In terms of playoff experience, Bertuzzi fits the Jake McCabe profile in that he has played over 300 games in the league but has yet to appear in a playoff game, although he has won a Calder Cup championship in the AHL with Grand Rapids in 2017 while earning AHL playoff MVP honours (19 points in 19 games). 

Bertuzzi is in the midst of a clear down season in terms of health, production, and on-ice results while playing on a more competitive Red Wings team than years past, although his injuries have been a significant factor, and those were broken bones, not ligament issues or the like. He is not expected to be as much of an offensive leader in Boston so much as he is another piece to the puzzle, and it also goes without saying that the Bruins’ environment is more conducive to getting Bertuzzi back on track offensively.

If Hall is able to return for the playoffs, Bertuzzi will give the Bruins the one additional offensive piece they were looking for inside their top nine with Craig Smith moved out and new addition Garnet Hathaway bumped to the fourth line. If we assume full health (which is unlikely, but to wit):

#63 Brad Marchand – #37 Patrice Bergeron – #74 Jake DeBrusk
#18 Pavel Zacha – #46 David Krejci – #88 David Pastrnak
#59 Tyler Bertuzzi – #13 Charlie Coyle – #71 Taylor Hall*
#17 Nick Foligno* – #11 Trent Frederic – #21 Garnet Hathaway
Extra: Tomas Nosek, AJ Greer

*currently injured

#81 Dmitri Orlov – #73 Charlie McAvoy
#27 Hampus Lindholm – #25 Brandon Carlo
#28 Derek Forbert – #48 Matt Grzelcyk
Extra: Connor Clifton

#35 Linus Ullmark
#1 Jeremy Swayman

It clearly won’t be Bertuzzi now, but the Leafs‘ need for one more winger of note — especially when thinking of a potential match-up with Boston’s four-line depth above — appears to remain as we approach 24 hours until the trade deadline.

Said winger could slot in next to John Tavares and Mitch Marner/William Nylander or join Ryan O’Reilly on a third line, with one of Calle Jarnkrok or Alex Kerfoot moving up onto the second line. It is currently a little more difficult to picture the Leafs getting the most out of ROR driving a third line with one of Kerfoot or Jarnkrok plus one of Noel Acciari or Sam Lafferty on his wings.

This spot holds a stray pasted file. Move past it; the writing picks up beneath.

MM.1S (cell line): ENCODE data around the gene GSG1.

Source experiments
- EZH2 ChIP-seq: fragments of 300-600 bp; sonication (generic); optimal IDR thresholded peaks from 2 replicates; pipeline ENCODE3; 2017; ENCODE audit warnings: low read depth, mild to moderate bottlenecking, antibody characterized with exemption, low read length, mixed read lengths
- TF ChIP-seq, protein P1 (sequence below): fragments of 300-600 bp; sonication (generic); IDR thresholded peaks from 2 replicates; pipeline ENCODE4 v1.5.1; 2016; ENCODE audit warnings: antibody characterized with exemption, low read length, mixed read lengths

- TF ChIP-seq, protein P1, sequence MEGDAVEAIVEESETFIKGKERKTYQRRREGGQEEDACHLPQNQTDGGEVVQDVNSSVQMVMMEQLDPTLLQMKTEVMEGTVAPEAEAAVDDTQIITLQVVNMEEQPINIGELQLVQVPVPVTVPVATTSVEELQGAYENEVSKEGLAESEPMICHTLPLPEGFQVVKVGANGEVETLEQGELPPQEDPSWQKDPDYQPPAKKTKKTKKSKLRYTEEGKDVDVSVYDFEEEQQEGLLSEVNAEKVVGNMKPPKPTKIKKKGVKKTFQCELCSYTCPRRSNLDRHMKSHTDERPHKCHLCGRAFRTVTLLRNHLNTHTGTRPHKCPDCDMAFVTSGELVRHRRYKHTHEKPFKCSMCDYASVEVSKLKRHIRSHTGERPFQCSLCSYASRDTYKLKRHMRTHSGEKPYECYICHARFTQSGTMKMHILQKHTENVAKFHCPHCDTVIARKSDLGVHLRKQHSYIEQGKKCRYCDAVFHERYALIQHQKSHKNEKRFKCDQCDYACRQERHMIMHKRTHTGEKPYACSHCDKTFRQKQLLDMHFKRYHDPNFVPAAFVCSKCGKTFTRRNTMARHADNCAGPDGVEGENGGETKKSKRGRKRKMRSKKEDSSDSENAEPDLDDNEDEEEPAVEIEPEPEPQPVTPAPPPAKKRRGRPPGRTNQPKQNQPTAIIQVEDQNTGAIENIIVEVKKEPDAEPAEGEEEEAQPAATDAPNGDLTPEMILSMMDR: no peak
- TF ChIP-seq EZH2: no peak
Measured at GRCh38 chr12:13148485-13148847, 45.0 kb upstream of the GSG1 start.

If they were to add one more top-nine winger of consequence and move ROR to C, there would also be the trickle-down effect of slotting David Kampf in as the checking 4C in between Noel Acciari and Sam Lafferty, which is the best-looking fourth line the team would’ve iced in ages. With the right additional forward piece, it would be a 1-4 forward group that stacks up nicely against Tampa and Boston, and there would be no need to hide any of the four lines from difficult competition.

With Bertuzzi off the board now, who could that winger be? Names like David Perron (one more year at $4.75 million), Adam Henrique (one more year at $5.8 million), Conor Garland (three more years at $4.9 million), or Lawson Crouse (four more years at $4.3 million) all might pique some interest, but there is term and a $4+ million in cap hit to take on in each of those situations. Among the rental options, Max Domi, Nick Bjugstad, or Conor Sheary might move for cheap (Domi and Bjugstad can play center or the wing, it’s worth noting) in the final hours before the deadline.

With 18 goals and 49 points in 60 games, Domi has been significantly more productive and healthy than Bertuzzi this season in not-dissimilar usage (in the top six and on the top power-play unit).

The Leafs are currently carrying 12 forwards and nine defensemen, so it would appear something has to give by 3 p.m. tomorrow.

Stay tuned.